The May 22, 2003 peace initiative ‘Empower Peace’ which was launched with the goal of bridging the gap between Muslim and Arab youth on one end, and youth in the United States on the other, has already reached 5,000 students in 26 countries. These include Bahrain, Jordan, Egypt and Kuwait with plans to go to the UAE. The non-profit initiative connecting high school classrooms in the Middle East and South Asia with classrooms in America using videoconferencing and the internet has garnered support from world leaders, educators, schools and peace lovers anywhere. “We’re using cutting-edge technology to connect high school students together in order to break down misconceptions and stereotypes, while building bridges of hope and peace as we progress,” said Asad Mahmood Butt, Empower Peace Director of Media and Advance. Empower Peace also hopes to assist teachers worldwide by enabling their students to learn first-hand about people and countries that they may have only experienced in schoolbooks. Butt, 27, said it was a pretty unique opportunity to work with students and allow them to connect with their counterparts thousands of miles away, but it was tragedy which brought him full time into the endeavor. With background in broadcasting and the son of Pakistani parents, the American-reared Asad was asked in 2005 by Empower Peace founder Rick Rendon to help connect schools in Pakistan to schools in the US. Butt, who had traveled to Pakistan and the Middle East several times, worked for a couple of weeks as a freelancer and returned home. He later learned that a subsequent earthquake which hit Pakistan had killed one of the students who took part in the broadcast. “I stayed on to sort of help out and produce a fundraiser and it snowballed from there; it is the best job I or anyone could ever have,” Butt said.

Using a 90-minute videoconference, students in different locations talk about culture, religion, sports, fashion, music, movies and a little of politics. “We try to stay away from politics and talk more about what students do after school, the movies they see and other questions about dating, family and the like,” Butt said. Nevertheless, Butt says that the number one comment which organizers hear from students in the Middle East is that they love the fact they’re able to tell the world that they are neither terrorists living in tents nor camel riders. “These are the stereotypes that are engrained in American society and the kids here have the opportunity to see American students who are different from what they see on TV shows and movies. It is really a chance to break down those misconceptions,” Butt said.

During the last videocast, a few Lebanese students answered a question about the effects of Lebanon’s ‘July War’ on education. Amer Dabbous from Hariri II answered “I believe that war is never a solution to any problem. On the contrary it’s the source of our problems… Moreover, when it comes to education, we started a month later and the war made it difficult for us to study and focus on our daily lives.” Wadad Itani, from the same school, said that she feels more scared after the war “because there is tension going on between the Lebanese people, making the occurrence of a civil war more probable.” Meanwhile, students in Lebanon learned from a student in Long Beach that she doesn’t agree with a US nationwide survey showing 70% of US students hating going to school and wishing they could quit. “I don’t agree with how those people feel. There are many things I like about school, such as the sports program, seeing my friends and being in the Peace Academy. I feel like the worst part of US education is that there isn’t enough money for books and classrooms,” the Long Beach student said. During the conferencing, students not only ask questions but also give cultural performances. In June 2006, Empower peace connected Broumana High School in Lebanon with a school in Boston and the students in Broumana first did a traditional dance and then went into a hip-hop routine, a sort of cross cultural representation of what Lebanon is. “After seeing that, the students in America wouldn’t stop cheering for a good 3-4 minutes. All you heard was clapping,” Butt said.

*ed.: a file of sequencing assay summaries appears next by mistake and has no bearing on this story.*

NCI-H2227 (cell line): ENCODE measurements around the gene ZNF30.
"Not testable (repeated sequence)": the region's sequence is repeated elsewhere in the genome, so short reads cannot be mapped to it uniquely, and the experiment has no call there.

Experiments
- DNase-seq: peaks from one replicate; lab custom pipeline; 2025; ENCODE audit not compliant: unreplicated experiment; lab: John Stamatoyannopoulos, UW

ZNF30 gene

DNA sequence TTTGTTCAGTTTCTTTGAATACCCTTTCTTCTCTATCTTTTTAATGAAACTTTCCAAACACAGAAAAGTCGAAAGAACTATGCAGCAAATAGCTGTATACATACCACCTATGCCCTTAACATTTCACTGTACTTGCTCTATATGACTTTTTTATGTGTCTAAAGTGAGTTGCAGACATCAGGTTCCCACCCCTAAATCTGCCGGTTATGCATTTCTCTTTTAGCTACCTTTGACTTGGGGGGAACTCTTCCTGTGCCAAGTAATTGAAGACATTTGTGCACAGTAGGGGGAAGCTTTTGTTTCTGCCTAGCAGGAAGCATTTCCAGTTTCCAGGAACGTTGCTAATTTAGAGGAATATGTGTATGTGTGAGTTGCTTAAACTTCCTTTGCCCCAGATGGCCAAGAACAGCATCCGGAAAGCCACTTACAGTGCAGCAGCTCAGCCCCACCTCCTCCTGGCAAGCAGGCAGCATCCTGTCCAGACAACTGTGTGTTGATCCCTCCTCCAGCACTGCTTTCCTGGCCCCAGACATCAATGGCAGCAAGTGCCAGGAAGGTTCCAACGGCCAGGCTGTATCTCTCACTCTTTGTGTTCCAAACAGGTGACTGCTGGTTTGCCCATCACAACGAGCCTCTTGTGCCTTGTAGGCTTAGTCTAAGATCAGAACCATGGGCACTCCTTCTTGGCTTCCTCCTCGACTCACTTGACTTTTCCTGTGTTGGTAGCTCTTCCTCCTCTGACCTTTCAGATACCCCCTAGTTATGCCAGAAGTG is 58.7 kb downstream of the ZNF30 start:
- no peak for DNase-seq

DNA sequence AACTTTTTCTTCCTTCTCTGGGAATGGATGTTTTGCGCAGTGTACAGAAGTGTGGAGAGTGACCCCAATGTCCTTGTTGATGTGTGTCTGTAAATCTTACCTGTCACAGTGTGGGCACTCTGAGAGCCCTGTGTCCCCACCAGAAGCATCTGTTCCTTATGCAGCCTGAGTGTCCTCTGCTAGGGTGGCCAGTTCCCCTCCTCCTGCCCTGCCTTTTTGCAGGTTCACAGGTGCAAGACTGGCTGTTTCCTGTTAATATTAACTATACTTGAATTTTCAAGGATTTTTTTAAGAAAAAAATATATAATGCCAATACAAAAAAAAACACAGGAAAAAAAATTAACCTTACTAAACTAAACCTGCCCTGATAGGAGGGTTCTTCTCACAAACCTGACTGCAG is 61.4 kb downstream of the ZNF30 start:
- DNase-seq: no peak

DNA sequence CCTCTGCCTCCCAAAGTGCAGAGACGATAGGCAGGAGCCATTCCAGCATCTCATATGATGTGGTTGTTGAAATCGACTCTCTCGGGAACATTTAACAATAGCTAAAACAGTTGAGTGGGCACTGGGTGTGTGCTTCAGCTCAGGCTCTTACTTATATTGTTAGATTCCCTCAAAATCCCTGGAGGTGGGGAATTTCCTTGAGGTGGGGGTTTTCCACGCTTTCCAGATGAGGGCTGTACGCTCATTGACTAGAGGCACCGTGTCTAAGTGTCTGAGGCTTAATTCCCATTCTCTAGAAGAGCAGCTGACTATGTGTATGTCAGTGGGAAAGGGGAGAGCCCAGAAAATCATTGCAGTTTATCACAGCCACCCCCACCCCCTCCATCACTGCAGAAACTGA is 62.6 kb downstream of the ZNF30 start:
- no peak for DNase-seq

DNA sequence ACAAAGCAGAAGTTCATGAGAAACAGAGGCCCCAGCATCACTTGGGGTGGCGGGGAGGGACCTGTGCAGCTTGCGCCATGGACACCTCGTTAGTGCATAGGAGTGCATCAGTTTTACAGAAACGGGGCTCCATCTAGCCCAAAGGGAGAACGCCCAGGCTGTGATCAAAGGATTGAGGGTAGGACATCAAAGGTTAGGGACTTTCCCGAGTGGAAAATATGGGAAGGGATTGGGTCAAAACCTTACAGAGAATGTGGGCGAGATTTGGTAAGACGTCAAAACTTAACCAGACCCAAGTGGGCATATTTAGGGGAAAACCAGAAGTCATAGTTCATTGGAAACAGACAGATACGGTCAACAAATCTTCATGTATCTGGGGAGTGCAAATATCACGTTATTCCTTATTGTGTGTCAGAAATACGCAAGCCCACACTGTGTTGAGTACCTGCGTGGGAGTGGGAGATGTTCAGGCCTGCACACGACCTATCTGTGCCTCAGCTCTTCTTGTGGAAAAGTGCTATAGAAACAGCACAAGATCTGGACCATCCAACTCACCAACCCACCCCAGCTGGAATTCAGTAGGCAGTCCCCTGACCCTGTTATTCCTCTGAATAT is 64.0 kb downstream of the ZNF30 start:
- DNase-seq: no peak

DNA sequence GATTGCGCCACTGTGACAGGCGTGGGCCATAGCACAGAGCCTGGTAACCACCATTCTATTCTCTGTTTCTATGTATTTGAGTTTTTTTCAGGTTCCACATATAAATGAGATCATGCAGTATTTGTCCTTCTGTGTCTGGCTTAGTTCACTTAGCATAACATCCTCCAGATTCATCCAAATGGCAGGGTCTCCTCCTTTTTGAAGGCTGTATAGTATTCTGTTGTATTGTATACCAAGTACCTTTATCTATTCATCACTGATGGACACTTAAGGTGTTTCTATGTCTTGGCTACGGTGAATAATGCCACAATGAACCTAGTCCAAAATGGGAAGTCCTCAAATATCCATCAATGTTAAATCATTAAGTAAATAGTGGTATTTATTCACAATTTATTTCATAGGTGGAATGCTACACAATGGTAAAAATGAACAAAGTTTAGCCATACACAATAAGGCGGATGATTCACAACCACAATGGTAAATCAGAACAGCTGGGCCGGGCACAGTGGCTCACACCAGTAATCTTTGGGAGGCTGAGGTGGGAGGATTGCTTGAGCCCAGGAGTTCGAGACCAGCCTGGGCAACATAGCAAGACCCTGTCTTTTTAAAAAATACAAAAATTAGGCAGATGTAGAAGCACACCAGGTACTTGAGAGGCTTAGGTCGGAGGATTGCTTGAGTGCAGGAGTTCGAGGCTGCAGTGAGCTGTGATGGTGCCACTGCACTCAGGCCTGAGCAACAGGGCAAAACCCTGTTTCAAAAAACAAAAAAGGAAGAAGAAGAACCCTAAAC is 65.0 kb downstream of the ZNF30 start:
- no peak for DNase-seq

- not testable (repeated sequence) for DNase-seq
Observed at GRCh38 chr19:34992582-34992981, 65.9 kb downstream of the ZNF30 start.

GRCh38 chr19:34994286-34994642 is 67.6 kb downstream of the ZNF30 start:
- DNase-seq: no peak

During the latest link, Hariri II students sang the Lebanese national anthem. “Every time we talked to these students they would say ‘we love it, we can’t wait to do that again, we want to talk to them some more’. It’s really the first chance for many of these students to connect with anybody outside of their country.”

Empower Peace also keeps these students connected via email addresses of those children who want to communicate with others abroad. But the organization goes the extra mile. Following every broadcast, Empower Peace organizers create 30-minute documentaries and then try to air them on various TV networks in the countries that they operate in, such as GEO TV in Pakistan or Al Hurra TV. These include interviews with the students on their views about the broadcast.

Throughout the year, Empower Peace also engages in many activities that promote leadership and peace. It recently launched a new program named ‘Women2Women’ aimed at empowering future young women leaders from the Middle East, Near East, and the United States. While in Boston for two-weeks, these young women attend leadership conferences at Harvard University, TUFTS University and others and learn first-hand from established professional women leaders from the Government, Business, Media and Entertainment sectors. In September 2005, when the Jyllands-Posten Prophet Muhammad cartoons controversy was going around, Empower Peace sponsored an international contest for art work promoting peace and harmony called ‘drawing the right impressions’. “We got students from all around the world to produce art work that promoted that. We decided that Iran’s president’s sponsoring of his own cartoon contest of the holocaust was the wrong way to go about it,” Butt said.